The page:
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Monday, May 03, 2010

I've Got A New Drug Blog

I am now blogging at: That's ROGER O GREEN dot COM.

Since I'm pretty sure I NEVER quoted or even paraphrased Huey Lewis and the News in five years on this blog:
I Want A New Drug


Sunday, May 02, 2010

Five Years

Stealing the idea from Bacardi, here's Five Years by David Bowie.

Frankly, I'm surprised I made it here. Five years of blogging every day, at least once a day. I have to work REALLY hard NOT to blog MORE than once a day, but I was reasonably successful; only 367 blogposts in the last 365 days, and I'm sure one of those was a prominent death that JUST COULDN'T WAIT.

But the other reason I'm surprised I made it is that, last summer, I got REALLY discouraged. I'm not one of those people who cares about having hundreds of hits a day. When my monthly numbers dropped from 4109 in May 2009 to 3041 in June, it didn't bother me overmuch. But when it sank to 1575 in July, THAT was really bothersome. What did I do wrong? I started posting notices of my blogposts on Twitter and Facebook, which actually did help a little, but I am not great at doing that regularly.

BTW, #1: I signed up with some service on the web to automatically post my blog post links to Facebook and Twitter. Instead, it was posting annoying advertising stuff to my Twitter account. So I canceled it, as soon as I saw it on my blog sidebar. Sorry about that.

BTW, #2: two people asked me why I have two Facebook accounts within 30 minutes when I went to the comic book show in Albany last Sunday. It's easy: I started one, using my work e-mail, then I couldn't find it. so I started ANOTHER one with my home e-mail. Now I know what both of them are. If I had the time, I'd just cancel one, but since there are people on one who aren't on the other...well, it'd be work. Someday. When I retire, maybe, or take a long vacation where I actually just play on the computer. That is to say, not any time soon.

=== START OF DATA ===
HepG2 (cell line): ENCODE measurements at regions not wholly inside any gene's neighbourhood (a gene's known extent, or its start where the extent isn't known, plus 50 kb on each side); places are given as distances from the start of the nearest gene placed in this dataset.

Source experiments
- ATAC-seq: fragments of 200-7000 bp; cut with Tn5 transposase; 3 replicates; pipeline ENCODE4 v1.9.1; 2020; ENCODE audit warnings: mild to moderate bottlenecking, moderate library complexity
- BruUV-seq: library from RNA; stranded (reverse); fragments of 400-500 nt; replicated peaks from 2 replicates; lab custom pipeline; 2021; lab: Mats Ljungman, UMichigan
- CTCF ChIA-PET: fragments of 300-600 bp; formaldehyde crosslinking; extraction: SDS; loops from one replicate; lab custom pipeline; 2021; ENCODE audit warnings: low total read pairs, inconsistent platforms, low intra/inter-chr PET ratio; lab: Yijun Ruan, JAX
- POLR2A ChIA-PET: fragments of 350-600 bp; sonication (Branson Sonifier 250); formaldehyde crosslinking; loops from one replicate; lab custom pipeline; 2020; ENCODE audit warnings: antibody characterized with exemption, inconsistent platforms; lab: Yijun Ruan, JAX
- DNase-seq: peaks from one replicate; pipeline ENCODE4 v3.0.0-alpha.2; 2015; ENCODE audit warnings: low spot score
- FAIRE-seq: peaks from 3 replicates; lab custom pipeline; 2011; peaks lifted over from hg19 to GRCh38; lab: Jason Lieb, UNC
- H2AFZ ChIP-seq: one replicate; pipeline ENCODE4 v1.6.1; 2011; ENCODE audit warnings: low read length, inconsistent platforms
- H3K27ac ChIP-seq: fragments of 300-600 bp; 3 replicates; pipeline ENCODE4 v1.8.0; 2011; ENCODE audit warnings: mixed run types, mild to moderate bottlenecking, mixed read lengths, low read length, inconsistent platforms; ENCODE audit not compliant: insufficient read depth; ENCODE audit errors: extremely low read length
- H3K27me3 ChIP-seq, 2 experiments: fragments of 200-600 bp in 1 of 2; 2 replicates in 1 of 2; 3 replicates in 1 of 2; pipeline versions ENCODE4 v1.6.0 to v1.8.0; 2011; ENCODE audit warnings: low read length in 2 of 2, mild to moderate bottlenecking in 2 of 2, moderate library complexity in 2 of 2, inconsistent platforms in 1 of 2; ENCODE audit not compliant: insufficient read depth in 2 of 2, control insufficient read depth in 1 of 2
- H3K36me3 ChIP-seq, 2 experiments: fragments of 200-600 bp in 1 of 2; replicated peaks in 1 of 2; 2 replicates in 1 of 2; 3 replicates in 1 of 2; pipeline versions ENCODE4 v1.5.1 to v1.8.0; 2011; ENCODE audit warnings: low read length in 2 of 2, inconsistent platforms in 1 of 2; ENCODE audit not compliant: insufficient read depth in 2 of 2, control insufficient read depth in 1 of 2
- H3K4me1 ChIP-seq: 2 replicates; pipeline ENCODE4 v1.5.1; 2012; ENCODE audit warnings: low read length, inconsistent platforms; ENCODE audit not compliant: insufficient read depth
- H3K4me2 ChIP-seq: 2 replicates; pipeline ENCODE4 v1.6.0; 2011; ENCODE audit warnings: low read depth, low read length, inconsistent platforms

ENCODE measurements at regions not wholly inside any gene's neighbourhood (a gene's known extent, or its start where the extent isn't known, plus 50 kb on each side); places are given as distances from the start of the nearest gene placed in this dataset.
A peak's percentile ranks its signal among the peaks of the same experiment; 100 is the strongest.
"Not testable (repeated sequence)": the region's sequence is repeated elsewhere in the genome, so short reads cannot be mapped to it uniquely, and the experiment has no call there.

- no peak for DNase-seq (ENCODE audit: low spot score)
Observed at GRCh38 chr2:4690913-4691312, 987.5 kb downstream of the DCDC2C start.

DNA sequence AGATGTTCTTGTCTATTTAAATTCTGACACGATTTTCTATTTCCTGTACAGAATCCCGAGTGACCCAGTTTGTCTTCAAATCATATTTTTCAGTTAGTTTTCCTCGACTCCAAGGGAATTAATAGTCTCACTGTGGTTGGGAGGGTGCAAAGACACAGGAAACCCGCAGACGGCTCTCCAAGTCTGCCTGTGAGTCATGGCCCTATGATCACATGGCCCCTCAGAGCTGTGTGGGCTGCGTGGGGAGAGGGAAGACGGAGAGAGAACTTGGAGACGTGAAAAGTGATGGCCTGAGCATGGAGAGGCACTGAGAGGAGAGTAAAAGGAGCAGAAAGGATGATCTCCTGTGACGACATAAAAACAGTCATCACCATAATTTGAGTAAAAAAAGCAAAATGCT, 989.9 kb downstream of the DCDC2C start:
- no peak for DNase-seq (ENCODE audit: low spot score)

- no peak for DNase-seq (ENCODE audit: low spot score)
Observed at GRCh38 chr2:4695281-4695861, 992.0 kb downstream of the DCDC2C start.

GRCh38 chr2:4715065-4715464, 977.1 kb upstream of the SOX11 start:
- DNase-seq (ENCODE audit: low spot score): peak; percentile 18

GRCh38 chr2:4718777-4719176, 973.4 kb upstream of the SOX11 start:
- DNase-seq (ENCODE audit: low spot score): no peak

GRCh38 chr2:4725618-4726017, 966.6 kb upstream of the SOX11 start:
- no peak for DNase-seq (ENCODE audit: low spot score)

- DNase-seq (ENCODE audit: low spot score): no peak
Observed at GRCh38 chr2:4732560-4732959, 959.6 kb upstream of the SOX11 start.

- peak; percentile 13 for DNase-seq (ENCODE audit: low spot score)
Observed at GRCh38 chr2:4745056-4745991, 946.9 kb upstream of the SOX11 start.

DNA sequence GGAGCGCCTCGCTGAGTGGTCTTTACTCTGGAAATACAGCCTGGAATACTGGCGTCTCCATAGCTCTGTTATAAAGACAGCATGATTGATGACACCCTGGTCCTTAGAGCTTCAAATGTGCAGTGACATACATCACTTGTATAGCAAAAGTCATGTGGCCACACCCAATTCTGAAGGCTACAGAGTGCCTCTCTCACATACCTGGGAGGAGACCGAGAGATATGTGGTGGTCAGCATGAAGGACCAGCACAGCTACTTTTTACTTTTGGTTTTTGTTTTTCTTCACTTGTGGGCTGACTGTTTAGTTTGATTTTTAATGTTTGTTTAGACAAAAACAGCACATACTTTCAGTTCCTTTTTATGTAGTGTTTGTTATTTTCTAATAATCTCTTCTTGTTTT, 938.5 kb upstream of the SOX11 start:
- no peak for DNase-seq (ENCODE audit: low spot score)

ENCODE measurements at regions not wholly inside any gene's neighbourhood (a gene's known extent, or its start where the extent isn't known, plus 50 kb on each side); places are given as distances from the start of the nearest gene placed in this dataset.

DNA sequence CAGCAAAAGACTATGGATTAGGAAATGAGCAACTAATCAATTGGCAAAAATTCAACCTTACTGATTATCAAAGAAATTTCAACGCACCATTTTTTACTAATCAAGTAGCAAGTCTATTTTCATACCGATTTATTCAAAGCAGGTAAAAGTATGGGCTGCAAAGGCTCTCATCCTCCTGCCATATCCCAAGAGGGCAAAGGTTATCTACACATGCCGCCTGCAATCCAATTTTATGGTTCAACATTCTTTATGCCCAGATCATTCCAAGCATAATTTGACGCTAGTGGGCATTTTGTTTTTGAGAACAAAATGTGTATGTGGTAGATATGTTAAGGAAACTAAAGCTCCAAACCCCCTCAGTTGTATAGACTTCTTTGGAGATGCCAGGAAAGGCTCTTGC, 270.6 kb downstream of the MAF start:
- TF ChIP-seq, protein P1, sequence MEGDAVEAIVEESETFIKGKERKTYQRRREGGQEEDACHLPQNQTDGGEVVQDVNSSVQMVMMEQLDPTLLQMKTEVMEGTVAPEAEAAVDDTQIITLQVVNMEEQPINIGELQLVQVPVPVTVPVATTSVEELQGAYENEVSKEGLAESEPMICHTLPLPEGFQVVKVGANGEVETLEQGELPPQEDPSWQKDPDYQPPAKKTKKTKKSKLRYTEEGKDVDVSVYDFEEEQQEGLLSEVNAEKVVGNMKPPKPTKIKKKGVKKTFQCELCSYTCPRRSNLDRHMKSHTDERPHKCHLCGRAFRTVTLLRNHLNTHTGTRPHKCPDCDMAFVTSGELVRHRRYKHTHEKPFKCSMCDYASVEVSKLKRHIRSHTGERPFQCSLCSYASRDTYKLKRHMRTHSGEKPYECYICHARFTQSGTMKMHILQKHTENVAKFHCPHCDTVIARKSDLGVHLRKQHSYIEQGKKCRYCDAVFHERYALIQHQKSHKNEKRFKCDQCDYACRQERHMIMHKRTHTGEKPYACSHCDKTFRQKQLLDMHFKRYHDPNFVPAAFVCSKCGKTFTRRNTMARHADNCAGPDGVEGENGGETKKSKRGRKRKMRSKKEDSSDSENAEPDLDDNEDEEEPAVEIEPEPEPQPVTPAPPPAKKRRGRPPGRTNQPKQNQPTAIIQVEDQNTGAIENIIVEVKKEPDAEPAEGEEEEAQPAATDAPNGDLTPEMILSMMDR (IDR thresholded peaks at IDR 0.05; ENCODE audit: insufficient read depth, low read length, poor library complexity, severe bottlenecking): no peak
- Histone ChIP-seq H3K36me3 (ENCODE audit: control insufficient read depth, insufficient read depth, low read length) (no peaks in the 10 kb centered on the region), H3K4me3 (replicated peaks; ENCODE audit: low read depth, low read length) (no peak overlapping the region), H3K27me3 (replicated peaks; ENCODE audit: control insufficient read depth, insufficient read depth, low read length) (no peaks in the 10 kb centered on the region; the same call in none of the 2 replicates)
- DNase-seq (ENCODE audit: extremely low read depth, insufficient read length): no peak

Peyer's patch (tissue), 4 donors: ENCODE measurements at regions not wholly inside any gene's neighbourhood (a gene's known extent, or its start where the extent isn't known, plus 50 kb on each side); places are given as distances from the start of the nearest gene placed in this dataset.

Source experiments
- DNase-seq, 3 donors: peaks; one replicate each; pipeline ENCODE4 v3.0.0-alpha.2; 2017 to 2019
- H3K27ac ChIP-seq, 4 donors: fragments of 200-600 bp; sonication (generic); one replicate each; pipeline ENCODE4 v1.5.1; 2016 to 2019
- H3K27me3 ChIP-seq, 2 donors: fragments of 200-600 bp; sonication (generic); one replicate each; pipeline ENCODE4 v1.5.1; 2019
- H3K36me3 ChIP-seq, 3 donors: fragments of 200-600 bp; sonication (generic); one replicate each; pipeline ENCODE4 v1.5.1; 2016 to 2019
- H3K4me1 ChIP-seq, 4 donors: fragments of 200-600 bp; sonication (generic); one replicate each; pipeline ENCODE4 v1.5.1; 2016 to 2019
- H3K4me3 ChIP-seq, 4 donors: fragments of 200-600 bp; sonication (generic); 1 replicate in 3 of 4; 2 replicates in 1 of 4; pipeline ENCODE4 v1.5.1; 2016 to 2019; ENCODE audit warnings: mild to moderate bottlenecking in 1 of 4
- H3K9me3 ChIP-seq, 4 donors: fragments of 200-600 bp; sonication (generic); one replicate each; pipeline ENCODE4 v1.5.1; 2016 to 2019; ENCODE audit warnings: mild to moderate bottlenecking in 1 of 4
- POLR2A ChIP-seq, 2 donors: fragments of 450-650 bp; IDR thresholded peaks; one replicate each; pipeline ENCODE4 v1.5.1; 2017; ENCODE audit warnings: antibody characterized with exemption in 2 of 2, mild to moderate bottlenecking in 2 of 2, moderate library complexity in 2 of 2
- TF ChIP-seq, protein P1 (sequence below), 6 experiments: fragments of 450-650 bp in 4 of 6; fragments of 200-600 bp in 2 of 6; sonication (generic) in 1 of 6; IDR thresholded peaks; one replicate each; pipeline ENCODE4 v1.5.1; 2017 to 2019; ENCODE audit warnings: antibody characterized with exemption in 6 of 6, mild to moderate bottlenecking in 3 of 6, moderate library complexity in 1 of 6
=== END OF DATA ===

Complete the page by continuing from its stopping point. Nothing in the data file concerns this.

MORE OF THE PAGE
Then I noticed something: this blog, which had been on the first page of Google, disappeared from Google. It didn't just fall off the first page; it seems to have vanished altogether.

Now, *I* can be found on a Google search. My Twitter and my blog on the Times Union can be found in the top 10. One of my Facebook pages and even my seldom-used Library 2.0 account - check out the vintage of the picture - are in the top 30. Even comments, articles I've written for other blogs, and specific pieces from the TU blog show up. But not this one.

This has pretty much forced a momentous decision.


Saturday, May 01, 2010

You just can't have too many computers

I had the idea for my presentation for the Underground Railroad conference months earlier. But on long-term projects, I procrastinate. (Or, conversely, I do it right away, because I know I tend to procrastinate.)

So it's the Monday before the Saturday of the conference. I've taken the day off from work. The plan: in the morning, finally watch Hurt Locker on DVD. In the afternoon, go to the library and work on the presentation. Neither of these things happen, though; the daughter is home sick for the 10th time this school year. and as usual, she's not SO sick that she's sleeping, but rather needs regular attention from daddy.

So it's now the Thursday evening before the Saturday of the conference. I blow off Bible study and choir, stay at work until 8 pm and actually get the presentation into some sort of narrative shape. It's not finished, but it's quite far along.

So it's now the day before the conference. I dig out the thumb drive I was given which I had never used, and copy the program. My intention is to finish it up at home on the wife's laptop. Except the wife's computer doesn't seem to have a cursor anymore.

So now it's the morning of the conference. I still cannot get the laptop to work. As for my desktop computer, not only is it slow, it is so old that it actually doesn't have a compatible slot for the thumb drive. I'm thinking I may have to go to the downtown branch of the library; the local branch doesn't open until 1 pm, and that's too late.

Then I play with the daughter's new Netbook that her aunt and uncle just gave her for Valentine's Day. I can't get the Internet to work on it, but the word processing is fine, and the presentation is finished Just In Time.

Eventually - I have no idea how - I've gotten the cursor to work again on the wife's laptop. I mean I'm a Luddite, but not as bad as this guy, at least most of the time.

So here's the question: do you consider yourself technologically savvy, or do you go around screaming when technology fails? I'm not a screamer, but...well, let's put it this way: DON'T hire me for IT.